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How Does Running Affect Your Heart Rate?

by
author image Heather Topham Wood
Heather Topham Wood is a seasoned writer whose work has appeared in numerous publications, including USA Today, Gadgetell, Feel Rich and Step in Style. Heather is a published novelist with six Amazon bestsellers and a contract through Crescent Moon Press. She holds a bachelor's degree in English from TCNJ.
How Does Running Affect Your Heart Rate?
A female runner is looking at her fitness tracker. Photo Credit kaspiic/iStock/Getty Images

Since running is a high-intensity exercise, your heart rate will increase greatly during exertion. The speed and distance of the run affects your heart rate reading. Using a heart rate monitor can help you run within a target training zone. Most heart rate monitors for running require securing a chest strap around your body and wearing a wireless receiver on your wrist. Check with your doctor before trying any new exercises or exercising at a higher intensity.

Max Heart Rate

Calculate your maximum heart rate before you start monitoring your progress during runs. For men, the maximum heart rate is 220 minus your age. For women, subtract 88 percent of your age from 206. For instance, a 40-year-old man will have a maximum heart rate of 180, and a 40-year-old woman will have a maximum heart rate of 171.

Distance Runs

During distance runs, exercising at your target heart rate can improve aerobic capacity and muscle cell adaptation. A distance run is one that's longer than 5 miles and involves you working at 70 to 75 percent of your maximum heart rate. Use this heart rate on recovery run days or as part of your preseason training plan. To increase your lactate threshold, run at 80 to 90 percent of your maximum heart rate. Your lactate threshold is the level at which lactic acid is released into your bloodstream.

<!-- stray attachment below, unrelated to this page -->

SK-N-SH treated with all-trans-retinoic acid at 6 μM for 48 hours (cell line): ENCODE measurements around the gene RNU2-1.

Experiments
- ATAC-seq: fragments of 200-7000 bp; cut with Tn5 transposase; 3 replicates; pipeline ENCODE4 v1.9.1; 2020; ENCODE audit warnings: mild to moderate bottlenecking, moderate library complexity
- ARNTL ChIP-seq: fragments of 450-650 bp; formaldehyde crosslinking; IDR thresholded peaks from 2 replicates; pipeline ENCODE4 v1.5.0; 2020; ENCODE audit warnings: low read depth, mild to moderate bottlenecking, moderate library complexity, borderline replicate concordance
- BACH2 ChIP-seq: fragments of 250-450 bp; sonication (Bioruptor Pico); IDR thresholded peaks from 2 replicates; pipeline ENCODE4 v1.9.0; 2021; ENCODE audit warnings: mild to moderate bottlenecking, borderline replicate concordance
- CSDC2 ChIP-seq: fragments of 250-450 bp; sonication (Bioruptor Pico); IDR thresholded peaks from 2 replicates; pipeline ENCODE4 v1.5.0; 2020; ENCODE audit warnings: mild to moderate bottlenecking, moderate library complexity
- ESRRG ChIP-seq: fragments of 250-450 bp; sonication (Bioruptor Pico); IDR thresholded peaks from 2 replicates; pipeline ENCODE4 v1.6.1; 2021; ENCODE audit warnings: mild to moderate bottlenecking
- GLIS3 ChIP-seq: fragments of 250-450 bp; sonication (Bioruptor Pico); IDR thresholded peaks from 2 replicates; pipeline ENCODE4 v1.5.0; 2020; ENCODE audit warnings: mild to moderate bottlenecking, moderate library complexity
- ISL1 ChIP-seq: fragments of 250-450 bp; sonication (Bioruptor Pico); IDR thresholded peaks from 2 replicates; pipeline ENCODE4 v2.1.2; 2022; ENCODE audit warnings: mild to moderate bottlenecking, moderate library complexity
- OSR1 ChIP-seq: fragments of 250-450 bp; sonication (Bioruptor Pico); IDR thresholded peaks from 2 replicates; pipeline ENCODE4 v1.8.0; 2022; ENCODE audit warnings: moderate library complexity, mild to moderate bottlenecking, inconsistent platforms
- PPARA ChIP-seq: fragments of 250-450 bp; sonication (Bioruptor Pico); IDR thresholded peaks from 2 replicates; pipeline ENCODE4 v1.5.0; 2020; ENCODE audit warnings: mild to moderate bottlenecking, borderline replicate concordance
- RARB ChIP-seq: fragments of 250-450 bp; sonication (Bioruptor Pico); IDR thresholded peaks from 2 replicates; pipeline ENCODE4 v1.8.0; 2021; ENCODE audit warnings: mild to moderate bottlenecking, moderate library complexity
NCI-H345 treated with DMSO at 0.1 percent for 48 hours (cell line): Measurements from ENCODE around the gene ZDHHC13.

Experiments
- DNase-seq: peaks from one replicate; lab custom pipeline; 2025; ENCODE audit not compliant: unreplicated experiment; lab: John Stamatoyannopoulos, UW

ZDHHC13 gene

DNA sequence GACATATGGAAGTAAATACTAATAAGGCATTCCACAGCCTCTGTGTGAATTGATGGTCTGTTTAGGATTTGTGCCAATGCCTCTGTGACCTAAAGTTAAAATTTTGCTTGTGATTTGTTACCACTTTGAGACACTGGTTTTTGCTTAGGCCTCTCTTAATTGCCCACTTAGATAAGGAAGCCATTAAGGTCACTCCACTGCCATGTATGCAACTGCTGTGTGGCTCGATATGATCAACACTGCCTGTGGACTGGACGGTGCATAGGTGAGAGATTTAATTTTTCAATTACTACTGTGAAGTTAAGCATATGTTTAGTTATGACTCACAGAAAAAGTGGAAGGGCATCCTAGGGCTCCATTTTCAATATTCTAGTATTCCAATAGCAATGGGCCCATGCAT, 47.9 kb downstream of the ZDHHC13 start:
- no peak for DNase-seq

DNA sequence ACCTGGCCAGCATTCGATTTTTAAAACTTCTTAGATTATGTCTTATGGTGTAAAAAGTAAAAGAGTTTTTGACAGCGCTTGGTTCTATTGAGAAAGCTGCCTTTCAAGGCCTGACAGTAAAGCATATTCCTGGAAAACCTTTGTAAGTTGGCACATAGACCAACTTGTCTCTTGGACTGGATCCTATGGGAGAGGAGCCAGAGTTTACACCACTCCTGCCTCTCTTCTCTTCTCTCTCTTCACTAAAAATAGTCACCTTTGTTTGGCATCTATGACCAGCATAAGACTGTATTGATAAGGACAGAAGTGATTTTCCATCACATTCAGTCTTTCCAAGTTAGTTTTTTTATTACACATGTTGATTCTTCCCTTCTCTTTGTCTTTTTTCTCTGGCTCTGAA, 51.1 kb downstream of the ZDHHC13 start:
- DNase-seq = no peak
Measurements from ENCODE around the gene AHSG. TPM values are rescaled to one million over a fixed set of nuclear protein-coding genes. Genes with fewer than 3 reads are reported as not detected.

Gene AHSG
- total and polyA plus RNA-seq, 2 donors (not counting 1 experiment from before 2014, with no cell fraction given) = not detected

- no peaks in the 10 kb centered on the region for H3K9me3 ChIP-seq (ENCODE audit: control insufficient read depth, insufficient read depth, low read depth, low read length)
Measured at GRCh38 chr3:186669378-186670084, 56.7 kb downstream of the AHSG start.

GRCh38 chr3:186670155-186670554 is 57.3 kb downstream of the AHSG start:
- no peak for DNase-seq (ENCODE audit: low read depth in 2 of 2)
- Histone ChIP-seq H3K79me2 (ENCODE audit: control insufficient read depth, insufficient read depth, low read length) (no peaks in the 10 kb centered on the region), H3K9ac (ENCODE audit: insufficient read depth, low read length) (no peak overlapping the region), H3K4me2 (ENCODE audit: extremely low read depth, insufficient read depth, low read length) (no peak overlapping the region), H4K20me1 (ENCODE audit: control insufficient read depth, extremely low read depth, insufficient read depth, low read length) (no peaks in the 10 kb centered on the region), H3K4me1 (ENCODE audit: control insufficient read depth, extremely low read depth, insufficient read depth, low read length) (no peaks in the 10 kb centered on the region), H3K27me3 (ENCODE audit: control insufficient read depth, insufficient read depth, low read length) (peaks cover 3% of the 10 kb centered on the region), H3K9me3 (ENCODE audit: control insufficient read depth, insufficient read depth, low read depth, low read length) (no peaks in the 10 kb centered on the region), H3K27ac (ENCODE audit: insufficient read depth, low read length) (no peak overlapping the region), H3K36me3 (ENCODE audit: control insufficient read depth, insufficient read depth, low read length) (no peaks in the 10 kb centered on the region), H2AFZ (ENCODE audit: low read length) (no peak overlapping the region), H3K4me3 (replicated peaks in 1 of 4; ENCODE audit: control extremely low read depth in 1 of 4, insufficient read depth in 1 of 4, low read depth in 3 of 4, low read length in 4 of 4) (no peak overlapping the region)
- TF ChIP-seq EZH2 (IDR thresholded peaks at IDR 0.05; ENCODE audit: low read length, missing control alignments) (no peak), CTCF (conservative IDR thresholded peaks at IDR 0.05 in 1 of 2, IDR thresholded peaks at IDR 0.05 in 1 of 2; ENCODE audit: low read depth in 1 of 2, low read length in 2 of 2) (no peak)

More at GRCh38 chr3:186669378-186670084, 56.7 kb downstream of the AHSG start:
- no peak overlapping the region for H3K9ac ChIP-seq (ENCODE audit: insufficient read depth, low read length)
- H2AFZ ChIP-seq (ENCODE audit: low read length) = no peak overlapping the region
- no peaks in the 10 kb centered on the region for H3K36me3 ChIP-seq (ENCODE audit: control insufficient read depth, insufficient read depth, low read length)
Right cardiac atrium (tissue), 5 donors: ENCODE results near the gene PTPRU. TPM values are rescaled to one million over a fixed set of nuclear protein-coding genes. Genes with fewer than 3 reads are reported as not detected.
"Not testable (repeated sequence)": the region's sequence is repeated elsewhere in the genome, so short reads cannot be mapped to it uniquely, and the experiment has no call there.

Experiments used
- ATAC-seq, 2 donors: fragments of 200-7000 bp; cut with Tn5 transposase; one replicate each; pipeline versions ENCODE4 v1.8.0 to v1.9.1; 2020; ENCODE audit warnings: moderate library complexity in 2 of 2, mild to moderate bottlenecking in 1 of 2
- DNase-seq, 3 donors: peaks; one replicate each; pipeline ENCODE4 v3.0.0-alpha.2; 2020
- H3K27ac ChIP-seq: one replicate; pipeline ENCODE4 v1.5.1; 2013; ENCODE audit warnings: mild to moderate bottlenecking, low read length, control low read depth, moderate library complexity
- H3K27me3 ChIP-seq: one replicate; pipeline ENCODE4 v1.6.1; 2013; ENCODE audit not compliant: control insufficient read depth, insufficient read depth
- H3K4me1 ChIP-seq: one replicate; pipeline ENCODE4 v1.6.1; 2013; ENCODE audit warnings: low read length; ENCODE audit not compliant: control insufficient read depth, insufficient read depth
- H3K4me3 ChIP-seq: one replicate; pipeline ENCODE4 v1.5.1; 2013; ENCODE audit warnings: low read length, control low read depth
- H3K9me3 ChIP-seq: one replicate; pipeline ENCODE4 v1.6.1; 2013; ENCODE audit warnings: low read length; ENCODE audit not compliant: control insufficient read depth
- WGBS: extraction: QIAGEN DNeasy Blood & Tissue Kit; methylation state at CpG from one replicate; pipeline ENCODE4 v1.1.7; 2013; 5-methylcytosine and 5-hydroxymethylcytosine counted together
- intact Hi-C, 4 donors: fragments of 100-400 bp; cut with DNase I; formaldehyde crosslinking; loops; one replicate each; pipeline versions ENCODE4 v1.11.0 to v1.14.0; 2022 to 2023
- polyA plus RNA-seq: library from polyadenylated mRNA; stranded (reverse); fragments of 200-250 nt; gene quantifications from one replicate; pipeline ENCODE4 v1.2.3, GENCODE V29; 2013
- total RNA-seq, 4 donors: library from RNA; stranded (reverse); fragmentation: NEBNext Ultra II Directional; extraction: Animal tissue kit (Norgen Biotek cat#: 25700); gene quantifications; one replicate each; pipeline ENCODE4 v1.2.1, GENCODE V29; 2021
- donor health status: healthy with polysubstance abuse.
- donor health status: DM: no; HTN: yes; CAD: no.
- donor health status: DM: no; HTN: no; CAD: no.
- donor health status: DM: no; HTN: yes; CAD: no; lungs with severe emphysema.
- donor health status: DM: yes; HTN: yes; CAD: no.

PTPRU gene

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Running Intervals

Running at your target heart rate during interval training sessions improves your max oxygen consumption, increases cardiac output, enhances anaerobic endurance and increases the rate of lactic acid removal from your body. Long intervals of three to five minutes should be run at 95 percent of your max heart rate with short rest periods in-between. Short intervals of no more than 90 seconds can be run at 100 percent of your max heart rate and should have long rest sessions.

Considerations

If you are new to exercise, do not start running at 70 percent or higher of your maximum heart rate immediately. The American Heart Association suggests you work at 50 percent of your maximum heart rate. By six months of regular running, you should be able to exercise comfortably at 85 percent of your max heart rate. Keep in mind that certain medications, like blood pressure drugs and medical conditions, like heart disorders, can affect your heart rate readings.

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